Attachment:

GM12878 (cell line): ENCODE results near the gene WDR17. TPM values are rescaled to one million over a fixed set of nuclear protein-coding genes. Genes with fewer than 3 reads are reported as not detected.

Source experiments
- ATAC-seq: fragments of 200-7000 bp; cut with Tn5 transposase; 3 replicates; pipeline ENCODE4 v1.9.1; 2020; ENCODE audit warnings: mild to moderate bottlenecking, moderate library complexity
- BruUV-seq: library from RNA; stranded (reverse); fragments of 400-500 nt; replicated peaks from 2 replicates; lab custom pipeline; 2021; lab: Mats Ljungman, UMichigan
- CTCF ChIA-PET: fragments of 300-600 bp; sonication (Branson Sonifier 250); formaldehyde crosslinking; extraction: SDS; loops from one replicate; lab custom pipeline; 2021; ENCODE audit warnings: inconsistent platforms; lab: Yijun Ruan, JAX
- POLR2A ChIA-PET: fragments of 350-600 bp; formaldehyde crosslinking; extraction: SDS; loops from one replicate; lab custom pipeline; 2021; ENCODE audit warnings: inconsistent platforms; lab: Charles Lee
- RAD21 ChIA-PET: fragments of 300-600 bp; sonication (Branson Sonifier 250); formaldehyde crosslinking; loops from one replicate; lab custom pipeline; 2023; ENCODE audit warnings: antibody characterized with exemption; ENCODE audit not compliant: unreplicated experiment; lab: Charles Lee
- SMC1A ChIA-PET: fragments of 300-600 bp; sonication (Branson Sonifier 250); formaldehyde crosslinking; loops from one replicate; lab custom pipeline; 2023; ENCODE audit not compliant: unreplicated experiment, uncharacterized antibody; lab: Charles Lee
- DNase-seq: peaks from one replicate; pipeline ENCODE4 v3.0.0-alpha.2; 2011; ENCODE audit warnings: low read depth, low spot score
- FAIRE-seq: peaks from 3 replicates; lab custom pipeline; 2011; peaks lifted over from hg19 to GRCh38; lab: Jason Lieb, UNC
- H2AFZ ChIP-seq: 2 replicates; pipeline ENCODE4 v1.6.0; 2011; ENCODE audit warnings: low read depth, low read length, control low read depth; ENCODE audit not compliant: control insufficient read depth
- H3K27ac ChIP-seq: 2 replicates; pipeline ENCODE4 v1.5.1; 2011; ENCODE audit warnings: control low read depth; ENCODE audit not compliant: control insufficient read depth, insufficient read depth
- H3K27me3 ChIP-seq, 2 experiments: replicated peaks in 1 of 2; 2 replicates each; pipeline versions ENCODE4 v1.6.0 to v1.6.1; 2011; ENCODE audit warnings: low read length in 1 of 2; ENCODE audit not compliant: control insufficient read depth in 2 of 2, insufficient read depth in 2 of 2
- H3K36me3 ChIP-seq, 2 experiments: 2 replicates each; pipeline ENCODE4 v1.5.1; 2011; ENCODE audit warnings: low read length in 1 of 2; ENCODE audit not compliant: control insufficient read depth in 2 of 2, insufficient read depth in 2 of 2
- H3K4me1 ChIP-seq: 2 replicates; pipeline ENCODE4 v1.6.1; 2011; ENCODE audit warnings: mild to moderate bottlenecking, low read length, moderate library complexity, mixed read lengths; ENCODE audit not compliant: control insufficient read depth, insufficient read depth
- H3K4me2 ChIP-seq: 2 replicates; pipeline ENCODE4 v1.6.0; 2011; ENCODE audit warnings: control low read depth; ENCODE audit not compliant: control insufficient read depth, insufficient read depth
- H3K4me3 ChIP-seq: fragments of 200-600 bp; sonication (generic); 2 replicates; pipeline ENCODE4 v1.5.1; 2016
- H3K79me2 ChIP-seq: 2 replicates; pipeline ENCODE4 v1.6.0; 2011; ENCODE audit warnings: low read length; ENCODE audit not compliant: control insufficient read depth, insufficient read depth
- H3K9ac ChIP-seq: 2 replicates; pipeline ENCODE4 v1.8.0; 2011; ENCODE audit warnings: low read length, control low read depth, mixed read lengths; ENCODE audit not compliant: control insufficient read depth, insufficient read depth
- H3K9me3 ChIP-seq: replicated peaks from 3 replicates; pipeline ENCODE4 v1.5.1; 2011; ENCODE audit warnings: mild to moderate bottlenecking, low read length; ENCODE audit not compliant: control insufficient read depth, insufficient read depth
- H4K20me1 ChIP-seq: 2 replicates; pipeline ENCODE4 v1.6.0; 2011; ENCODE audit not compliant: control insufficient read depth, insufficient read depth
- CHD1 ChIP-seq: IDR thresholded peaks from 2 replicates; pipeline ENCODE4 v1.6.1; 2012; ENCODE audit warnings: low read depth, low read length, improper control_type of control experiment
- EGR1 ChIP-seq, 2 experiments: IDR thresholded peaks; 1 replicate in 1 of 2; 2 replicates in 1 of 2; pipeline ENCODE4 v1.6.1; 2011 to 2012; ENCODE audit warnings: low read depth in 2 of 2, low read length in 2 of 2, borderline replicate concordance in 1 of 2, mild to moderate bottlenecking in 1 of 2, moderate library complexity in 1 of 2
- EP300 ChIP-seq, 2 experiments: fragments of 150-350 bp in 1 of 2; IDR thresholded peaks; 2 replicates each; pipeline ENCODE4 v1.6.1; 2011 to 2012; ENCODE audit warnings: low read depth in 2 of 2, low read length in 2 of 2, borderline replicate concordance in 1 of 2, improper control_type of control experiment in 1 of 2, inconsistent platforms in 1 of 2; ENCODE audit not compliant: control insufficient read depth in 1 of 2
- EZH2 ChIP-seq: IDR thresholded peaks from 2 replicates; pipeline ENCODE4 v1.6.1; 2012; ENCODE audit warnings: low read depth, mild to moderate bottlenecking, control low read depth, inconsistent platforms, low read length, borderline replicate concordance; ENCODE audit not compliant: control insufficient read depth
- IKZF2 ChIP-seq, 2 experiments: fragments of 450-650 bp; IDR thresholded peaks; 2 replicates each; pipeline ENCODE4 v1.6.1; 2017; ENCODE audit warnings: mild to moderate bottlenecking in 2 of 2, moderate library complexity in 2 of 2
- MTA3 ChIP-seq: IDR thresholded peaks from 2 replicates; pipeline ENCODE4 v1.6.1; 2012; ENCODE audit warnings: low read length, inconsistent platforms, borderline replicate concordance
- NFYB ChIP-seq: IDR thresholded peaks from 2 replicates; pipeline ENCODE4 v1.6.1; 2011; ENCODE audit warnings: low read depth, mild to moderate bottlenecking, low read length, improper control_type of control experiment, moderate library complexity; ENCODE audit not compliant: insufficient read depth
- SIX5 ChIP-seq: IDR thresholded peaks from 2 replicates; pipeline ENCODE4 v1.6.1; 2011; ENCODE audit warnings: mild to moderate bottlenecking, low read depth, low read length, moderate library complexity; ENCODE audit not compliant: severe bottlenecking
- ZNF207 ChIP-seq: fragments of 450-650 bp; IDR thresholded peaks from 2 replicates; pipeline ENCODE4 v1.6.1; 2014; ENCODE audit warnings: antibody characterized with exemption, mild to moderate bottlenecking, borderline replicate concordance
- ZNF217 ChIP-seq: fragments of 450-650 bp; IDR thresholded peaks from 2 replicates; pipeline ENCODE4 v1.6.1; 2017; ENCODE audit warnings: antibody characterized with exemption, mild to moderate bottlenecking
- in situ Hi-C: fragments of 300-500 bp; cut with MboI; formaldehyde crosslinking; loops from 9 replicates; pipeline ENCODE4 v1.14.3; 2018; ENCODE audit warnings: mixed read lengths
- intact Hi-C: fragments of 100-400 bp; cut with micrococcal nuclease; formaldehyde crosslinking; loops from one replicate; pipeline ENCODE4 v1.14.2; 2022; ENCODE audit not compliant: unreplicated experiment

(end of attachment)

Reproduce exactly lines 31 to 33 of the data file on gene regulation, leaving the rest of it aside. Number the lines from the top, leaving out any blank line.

- ZNF217 ChIP-seq: fragments of 450-650 bp; IDR thresholded peaks from 2 replicates; pipeline ENCODE4 v1.6.1; 2017; ENCODE audit warnings: antibody characterized with exemption, mild to moderate bottlenecking
- in situ Hi-C: fragments of 300-500 bp; cut with MboI; formaldehyde crosslinking; loops from 9 replicates; pipeline ENCODE4 v1.14.3; 2018; ENCODE audit warnings: mixed read lengths
- intact Hi-C: fragments of 100-400 bp; cut with micrococcal nuclease; formaldehyde crosslinking; loops from one replicate; pipeline ENCODE4 v1.14.2; 2022; ENCODE audit not compliant: unreplicated experiment